Those who do not count
THERE is a book written by a female theologian by the name of Megan McKenna and published by Orbis Press, entitled Not Counting Women and Children. It takes its name from the story of the feeding of the 5,000 as recorded in St Matthew 14:21 in which the author, in making his summation of the incident, notes that "those fed were about five thousand men, not counting women and children".
McKenna argues that this is another manifestation of patriarchy which discounts the value of women. To that extent the religious community, even in the context of sacred Scripture, is not without its share of participation in reflecting time-bound religious and cultural prejudices which have devalued certain people.
Within recent days we have seen the devaluation of people taking on a new twist within Jamaica's political culture. We have heard pronouncements from member of parliament for South West St Catherine, Mr Everald Warmington, in which he makes the most strident statements as to who counts and who do not when it comes to the distribution of and participation in the benefits which the system of governance oversees.
And while there are many who are quick to request that Mr Warmington retract his utterance or apologise, I would not be so quick to join that platform.
Mr Warmington has been known to make controversial utterances from time to time and is easily written off by some. And yet, it is good that he speaks, because in so doing, he reveals his views and, I dare say, those of many within the leadership of our political parties and the political culture.
I commend him for the fact that even while speaking on a partisan political platform, he is able to say to his audience that in his role as a member of parliament, he represents the people of every political persuasion within his constituency. I have no basis on which to dispute the veracity of that assertion. He also makes it clear that his comments are not to be taken just as a partisan statement, but that his position should be reflective of the stance of both major political parties in this country.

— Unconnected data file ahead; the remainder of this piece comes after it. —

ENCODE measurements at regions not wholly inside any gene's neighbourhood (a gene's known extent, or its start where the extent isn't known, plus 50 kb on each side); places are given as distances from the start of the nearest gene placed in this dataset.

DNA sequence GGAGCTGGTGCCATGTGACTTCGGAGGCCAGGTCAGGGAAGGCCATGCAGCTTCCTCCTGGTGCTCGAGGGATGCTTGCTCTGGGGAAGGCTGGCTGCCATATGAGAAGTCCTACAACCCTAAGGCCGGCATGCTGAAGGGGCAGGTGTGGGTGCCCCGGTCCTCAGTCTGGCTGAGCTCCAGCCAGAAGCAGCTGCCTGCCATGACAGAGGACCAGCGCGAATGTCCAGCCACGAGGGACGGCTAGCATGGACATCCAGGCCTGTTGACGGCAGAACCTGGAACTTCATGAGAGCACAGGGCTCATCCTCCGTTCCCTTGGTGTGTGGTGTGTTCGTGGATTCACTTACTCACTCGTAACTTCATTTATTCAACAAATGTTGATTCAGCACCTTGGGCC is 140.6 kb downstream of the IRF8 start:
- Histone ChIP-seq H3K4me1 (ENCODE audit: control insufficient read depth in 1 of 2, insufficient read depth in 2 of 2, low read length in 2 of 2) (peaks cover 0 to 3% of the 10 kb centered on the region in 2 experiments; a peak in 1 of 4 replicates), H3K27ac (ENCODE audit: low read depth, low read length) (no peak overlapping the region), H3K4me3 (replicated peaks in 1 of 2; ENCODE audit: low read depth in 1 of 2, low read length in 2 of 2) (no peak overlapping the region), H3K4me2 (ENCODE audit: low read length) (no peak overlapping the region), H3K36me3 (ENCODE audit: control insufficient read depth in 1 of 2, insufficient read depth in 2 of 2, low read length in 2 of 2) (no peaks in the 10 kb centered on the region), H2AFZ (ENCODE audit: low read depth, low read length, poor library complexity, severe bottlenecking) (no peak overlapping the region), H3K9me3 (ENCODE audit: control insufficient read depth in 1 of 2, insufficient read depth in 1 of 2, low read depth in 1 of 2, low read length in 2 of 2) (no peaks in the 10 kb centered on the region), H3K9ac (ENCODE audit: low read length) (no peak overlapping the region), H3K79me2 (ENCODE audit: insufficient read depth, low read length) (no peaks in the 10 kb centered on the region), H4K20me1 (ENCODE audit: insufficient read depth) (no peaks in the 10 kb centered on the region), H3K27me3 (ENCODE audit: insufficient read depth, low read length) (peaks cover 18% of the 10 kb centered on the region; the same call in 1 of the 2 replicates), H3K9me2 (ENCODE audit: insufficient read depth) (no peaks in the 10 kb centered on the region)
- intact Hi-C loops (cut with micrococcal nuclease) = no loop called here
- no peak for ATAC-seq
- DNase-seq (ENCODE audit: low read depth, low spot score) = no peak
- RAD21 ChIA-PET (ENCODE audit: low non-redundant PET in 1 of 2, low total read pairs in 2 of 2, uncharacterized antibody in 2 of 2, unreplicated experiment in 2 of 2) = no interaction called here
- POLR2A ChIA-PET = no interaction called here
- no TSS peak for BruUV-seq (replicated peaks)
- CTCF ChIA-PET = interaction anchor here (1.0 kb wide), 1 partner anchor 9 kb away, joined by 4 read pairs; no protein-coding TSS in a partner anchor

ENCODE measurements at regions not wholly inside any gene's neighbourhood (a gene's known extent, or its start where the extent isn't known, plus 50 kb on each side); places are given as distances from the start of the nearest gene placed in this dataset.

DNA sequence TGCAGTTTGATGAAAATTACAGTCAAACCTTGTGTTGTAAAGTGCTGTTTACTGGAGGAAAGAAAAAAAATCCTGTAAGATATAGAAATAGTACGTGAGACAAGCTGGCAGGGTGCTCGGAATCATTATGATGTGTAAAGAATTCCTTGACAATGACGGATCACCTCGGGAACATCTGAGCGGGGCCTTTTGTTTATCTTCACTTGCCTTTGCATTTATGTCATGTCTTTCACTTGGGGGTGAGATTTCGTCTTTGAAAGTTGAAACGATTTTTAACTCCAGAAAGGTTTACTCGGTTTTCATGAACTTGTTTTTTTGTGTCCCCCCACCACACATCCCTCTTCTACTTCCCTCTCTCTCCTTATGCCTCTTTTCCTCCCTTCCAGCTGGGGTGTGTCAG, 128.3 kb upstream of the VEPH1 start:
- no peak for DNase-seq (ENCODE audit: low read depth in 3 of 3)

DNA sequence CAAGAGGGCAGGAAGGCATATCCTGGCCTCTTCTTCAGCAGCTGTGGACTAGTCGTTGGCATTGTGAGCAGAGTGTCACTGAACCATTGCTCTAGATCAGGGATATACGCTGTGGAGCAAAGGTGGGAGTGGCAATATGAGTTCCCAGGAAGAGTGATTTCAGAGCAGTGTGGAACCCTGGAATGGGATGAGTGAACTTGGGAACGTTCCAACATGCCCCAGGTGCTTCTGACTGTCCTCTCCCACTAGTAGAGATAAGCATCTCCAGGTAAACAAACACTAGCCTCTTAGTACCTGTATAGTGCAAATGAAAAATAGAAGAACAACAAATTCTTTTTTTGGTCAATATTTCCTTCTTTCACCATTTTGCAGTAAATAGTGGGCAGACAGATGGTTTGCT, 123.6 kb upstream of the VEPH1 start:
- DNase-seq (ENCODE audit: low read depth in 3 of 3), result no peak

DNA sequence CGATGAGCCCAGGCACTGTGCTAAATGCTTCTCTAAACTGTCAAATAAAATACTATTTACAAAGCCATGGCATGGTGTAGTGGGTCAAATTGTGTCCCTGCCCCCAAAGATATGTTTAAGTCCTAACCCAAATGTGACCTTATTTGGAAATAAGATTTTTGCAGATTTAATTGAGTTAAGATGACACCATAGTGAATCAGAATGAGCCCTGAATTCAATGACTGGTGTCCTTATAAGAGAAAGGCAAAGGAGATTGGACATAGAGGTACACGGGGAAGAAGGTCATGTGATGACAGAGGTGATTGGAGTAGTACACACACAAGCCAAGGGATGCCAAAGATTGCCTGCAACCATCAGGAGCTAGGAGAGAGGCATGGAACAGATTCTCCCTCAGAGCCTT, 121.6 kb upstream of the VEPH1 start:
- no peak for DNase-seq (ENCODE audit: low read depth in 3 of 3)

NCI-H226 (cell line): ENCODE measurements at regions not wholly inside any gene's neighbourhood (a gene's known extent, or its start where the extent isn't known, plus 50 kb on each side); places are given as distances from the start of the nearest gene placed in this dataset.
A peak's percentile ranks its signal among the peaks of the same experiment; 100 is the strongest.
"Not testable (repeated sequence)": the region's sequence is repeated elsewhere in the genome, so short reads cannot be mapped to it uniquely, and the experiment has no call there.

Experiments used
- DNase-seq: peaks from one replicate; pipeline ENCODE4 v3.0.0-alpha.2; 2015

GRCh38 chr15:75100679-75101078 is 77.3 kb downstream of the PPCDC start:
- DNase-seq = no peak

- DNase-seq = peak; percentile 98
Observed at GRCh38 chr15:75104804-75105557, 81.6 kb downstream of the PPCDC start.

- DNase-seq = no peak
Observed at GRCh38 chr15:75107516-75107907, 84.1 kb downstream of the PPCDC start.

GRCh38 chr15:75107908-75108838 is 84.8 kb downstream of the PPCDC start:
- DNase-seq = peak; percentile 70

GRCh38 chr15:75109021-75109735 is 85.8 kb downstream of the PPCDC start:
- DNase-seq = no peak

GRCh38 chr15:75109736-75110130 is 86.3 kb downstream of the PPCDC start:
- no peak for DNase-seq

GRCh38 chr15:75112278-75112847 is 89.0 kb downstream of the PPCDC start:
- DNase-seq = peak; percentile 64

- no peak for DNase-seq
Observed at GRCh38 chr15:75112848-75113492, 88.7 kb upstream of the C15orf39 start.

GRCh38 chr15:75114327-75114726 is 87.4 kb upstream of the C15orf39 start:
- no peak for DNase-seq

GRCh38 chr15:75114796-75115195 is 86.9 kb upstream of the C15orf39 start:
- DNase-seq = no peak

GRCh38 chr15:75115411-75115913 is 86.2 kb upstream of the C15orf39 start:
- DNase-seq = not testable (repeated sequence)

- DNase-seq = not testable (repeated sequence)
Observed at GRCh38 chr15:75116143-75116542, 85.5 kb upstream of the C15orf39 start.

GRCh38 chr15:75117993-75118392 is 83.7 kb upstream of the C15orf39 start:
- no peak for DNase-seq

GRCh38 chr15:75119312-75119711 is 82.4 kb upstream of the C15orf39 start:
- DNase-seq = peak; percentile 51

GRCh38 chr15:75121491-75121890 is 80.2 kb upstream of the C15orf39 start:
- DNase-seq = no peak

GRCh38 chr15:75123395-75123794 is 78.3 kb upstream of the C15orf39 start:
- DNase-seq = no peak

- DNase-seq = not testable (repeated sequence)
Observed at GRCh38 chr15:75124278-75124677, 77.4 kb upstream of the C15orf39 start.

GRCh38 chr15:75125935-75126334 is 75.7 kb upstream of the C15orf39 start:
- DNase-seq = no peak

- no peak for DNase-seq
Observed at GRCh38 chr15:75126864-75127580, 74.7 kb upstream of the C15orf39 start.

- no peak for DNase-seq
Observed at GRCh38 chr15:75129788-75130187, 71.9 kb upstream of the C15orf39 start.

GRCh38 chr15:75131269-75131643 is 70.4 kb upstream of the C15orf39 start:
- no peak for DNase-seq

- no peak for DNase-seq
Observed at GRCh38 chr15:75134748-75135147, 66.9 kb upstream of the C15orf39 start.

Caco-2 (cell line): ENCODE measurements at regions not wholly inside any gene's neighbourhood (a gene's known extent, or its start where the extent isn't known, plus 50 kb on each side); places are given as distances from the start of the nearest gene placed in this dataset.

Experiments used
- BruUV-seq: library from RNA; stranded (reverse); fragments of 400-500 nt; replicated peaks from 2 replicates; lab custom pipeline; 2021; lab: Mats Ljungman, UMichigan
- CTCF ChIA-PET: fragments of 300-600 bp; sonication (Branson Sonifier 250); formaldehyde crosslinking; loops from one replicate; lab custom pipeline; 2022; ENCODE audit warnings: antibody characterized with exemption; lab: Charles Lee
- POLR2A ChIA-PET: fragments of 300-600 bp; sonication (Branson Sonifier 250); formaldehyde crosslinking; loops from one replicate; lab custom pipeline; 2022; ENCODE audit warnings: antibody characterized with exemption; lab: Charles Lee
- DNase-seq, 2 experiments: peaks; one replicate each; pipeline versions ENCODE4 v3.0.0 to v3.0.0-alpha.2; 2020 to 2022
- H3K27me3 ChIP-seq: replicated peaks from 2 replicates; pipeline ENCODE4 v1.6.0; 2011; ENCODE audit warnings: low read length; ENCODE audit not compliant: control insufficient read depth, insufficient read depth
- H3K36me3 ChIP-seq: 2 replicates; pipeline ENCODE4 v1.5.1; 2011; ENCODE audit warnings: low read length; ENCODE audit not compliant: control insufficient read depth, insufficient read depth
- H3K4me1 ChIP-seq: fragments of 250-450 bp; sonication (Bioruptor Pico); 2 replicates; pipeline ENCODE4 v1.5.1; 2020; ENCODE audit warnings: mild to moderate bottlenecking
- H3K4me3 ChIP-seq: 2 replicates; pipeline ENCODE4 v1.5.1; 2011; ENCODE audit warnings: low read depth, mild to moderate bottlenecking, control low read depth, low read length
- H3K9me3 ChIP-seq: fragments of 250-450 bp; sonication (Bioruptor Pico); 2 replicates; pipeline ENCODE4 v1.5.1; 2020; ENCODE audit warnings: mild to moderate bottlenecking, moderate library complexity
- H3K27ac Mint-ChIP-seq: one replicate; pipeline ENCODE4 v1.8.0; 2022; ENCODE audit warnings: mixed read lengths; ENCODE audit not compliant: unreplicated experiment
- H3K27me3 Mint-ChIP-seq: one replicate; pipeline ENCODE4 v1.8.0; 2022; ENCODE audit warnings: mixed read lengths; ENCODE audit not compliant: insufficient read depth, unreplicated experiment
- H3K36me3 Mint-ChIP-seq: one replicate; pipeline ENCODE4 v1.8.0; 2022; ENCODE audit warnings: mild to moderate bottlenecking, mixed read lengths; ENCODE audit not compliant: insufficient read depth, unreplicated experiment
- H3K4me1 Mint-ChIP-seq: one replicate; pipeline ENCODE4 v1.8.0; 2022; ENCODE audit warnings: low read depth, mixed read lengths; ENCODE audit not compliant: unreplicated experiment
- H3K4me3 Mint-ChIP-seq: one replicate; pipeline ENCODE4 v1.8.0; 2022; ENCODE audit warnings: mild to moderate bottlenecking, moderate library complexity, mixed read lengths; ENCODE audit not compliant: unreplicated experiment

I also commend him for an aspect of his presentation which can easily be lost in the package in which it was delivered, namely, that it is important that citizens participate in the political process for the sustainability of our democracy, noting also that the democracy which we enjoy today is the outcome of the struggles of our forebears, and a right for which people all over the world continue to fight even to this day. Many Jamaicans have become blasé concerning our heritage and the honouring of it.
That being said, there is much that is objectionable about what Mr Warmington has to say, and which betrays also a failure to do the introspection which those involved in representational politics must ask if they are to lead this nation forward.
Mr Warmington is right in pointing to the fact that 48 per cent of the eligible voters did not vote in the last General Elections, but he must pay attention to the growing percentage of non-voters over the years, and must ask, why is this so?
The fact is that there is an increasing number of persons who are turned off from political involvement because of what they see happening within the political parties and their functionaries and what happens when they become the government of the day. There is, for example, a partisan political culture that pays little attention to the selection of candidates who are from among the constituencies they are slated to represent, and who can reflect the views of the people in terms of their perception of what they see as the way forward for the development of their community.
Instead, citizens are presented with a system which is based on advancing candidates who will win a seat. To that end, whatever outburst there may be from civil society concerning Mr Warmington's utterance, he will be returned as the candidate for his party, as he knows how to win a seat. His party will have precious little to say regarding his comments, and the governing party will be just as silent, as the sentiments echo the reality of Jamaica's partisan political culture.
People refuse to vote because they see how citizens are used to win elections by appealing to and manipulating the most basic survival needs with some handouts and pre-election promises, oftentimes placed in a document called a manifesto, which has no mileage after victory at the polls.